Indian envoy says Singapore is critical to India in fundamental ways
12/31/2016 3:03:08 PM
|written By : Shobha Tsering Bhalla and Nithya Subramanian|
Months before his arrival, India’s new High Commissioner to Singapore Jawed Ashraf’s name had been spoken about in hushed whispers as Prime Minister Narendra Modi’s blue-eyed boy, his hand-picked envoy.
Knowledgeable sources averred the respected career diplomat and former Joint Secretary in the Prime Minister’s Office, was PM Modi’s “speech writer”, an honour bestowed only on the most trusted and deserving bureaucrats.
When India Se Magazine met the affable diplomat in his office a week or so after his arrival his quick wit and impressively fluent articulation of India’s policy initiatives underscored his assessment by his peers of having one of the finest minds among India’s foreign policy wonks.
Ashraf who joined the Indian Foreign Service in 1991 is a graduate of Delhi’s prestigious St Stephen’s College and the Indian Institute of Management, Ahmedabad. He has served in Germany, Nepal and the United States and is considered an expert in Indo-US affairs. His wife, Dr Ghazala Shahabuddin, is an ecologist and conservation biologist who has taught at Yale.
India Se Magazine spoke to him on India’s “Act East” policy and demonetistion among other current issues. Here are some excerpts:
India Se: India and Singapore have an ancient relationship that seems to grow warmer by the day so what are the most important areas of this relationship that you wish to focus on?
Jawed Ashraf: You are right, the relationship is ancient, there were links of civilization and commerce. The period of colonization was at one level disruptive, but in another sense reinforcing. Indeed, that provided another strand of inter-connected history. There were decades as independent nations where we didn’t connect enough and pursued different priorities. Since the 1990s, three factors have simultaneously acted to build India-Singapore relations. One is India’s own economic reforms and opening up to the world. As we opened up to the world, we also began to look eastwards in ways we hadn’t done for a long time.
The region, the larger Asia-Pacific region, was undergoing major transformation with unprecedented prosperity, rise of new powers and spread of democracy in many countries, but also unsettled questions that threw up new opportunities and challenges. All these changes meant that for India engagement with the region was vital for economic development and security and also larger strategic reasons.
India Se: So what role does Singapore play in your economic and security strategies?
Jawed Ashraf: Singapore was our gateway to the East, the biggest advocate of India’s engagement with the East, not just urging India to look East but also encouraging Asean (Association of SE Asian Nations) and member countries to deepen engagement with India. And it emerged as a major partner in our economic transformation. On top of that we have seen enormous expansion of people to people ties, growth in the population of people of Indian origin and citizens living here, spurt in flow of tourists and students. Cultural exchanges have also grown, driven not so much by the governments as by the people. We really have a relationship that is comprehensive and touches all aspects of human endeavour.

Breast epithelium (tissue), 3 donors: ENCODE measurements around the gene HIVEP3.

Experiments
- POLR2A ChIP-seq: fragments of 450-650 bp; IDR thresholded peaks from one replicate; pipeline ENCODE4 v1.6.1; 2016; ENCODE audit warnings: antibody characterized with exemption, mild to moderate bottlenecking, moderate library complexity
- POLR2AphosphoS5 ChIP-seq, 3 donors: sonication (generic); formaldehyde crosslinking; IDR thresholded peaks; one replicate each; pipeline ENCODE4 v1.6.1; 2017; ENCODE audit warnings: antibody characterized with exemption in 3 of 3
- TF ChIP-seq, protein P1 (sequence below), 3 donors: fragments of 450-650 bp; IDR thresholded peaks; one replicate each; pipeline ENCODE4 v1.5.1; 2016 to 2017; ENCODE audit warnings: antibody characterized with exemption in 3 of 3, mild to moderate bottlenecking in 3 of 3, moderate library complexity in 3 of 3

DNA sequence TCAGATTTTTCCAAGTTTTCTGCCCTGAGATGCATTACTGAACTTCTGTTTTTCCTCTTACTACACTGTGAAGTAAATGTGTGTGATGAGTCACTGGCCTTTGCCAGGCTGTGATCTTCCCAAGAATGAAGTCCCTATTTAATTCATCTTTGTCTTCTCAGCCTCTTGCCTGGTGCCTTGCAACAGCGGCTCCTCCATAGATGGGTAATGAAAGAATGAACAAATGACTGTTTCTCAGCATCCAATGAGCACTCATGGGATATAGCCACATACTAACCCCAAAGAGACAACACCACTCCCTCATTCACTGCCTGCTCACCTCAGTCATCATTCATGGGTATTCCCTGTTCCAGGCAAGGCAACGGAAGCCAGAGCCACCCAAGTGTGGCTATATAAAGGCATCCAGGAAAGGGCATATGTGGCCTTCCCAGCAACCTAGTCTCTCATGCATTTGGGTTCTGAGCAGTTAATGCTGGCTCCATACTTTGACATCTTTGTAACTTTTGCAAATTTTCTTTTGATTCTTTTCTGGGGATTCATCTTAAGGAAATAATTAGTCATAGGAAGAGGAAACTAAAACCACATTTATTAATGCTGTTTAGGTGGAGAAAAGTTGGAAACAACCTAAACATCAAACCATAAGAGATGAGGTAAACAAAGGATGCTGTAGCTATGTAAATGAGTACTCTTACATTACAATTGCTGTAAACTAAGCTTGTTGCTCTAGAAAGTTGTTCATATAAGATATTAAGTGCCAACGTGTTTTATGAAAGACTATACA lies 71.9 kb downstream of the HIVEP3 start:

India Se: Can you give us more details of this India-Singapore partnership?
Jawed Ashraf: Singapore is a critical partner for India in three fundamental ways. One, in bilateral relations there are no irritants, it is politically very strong, we have convergent views and similar approaches on a broad range of international issues. Second, as we enhance our engagement with the East, consistent with PM Modi’s “Act East” policy, Singapore will remain a principal partner. Three, we see Singapore as an important partner in our development – skills, education, cities, trade and investment, technology, connectivity…
Finally, we have the extraordinary wealth of people to people ties. There is hardly any country in the world where people to people ties are at this level. We see Singapore as a partner in all dimensions of transformation.
And we both recognise that we live in very challenging times, uncertain times where the fundamental foundations on which regional prosperity and stability rested is now in the shadow of uncertainty due to a number of international factors. We both would like to work together and with countries of the region, to create and work for a more peaceful, cooperative, collaborative and integrated region that comprises all of Asia-Pacific and the Indian Ocean. Work together to address a number a regional challenges to ensure that it remains peaceful and stable, which was the bedrock on which the region’s prosperity has been built over the last several decades.
And finally, we have the extraordinary wealth of people to people ties. Hardly a country in the region where people to people ties are at this level. So if take all these factors, you will see a natural partnership between the countries and. I have personally seen it grow as working with two prime ministers, I have seen the importance our political leadership attaches to this, the priority the industry gives to the relationship and level of warmth that exists in the people in India. It is a very rich relationship but its potential is bigger. When I see my role here, I see it in all dimensions. The relationship must and can only move forward with speed and stability when it moves on all fronts together.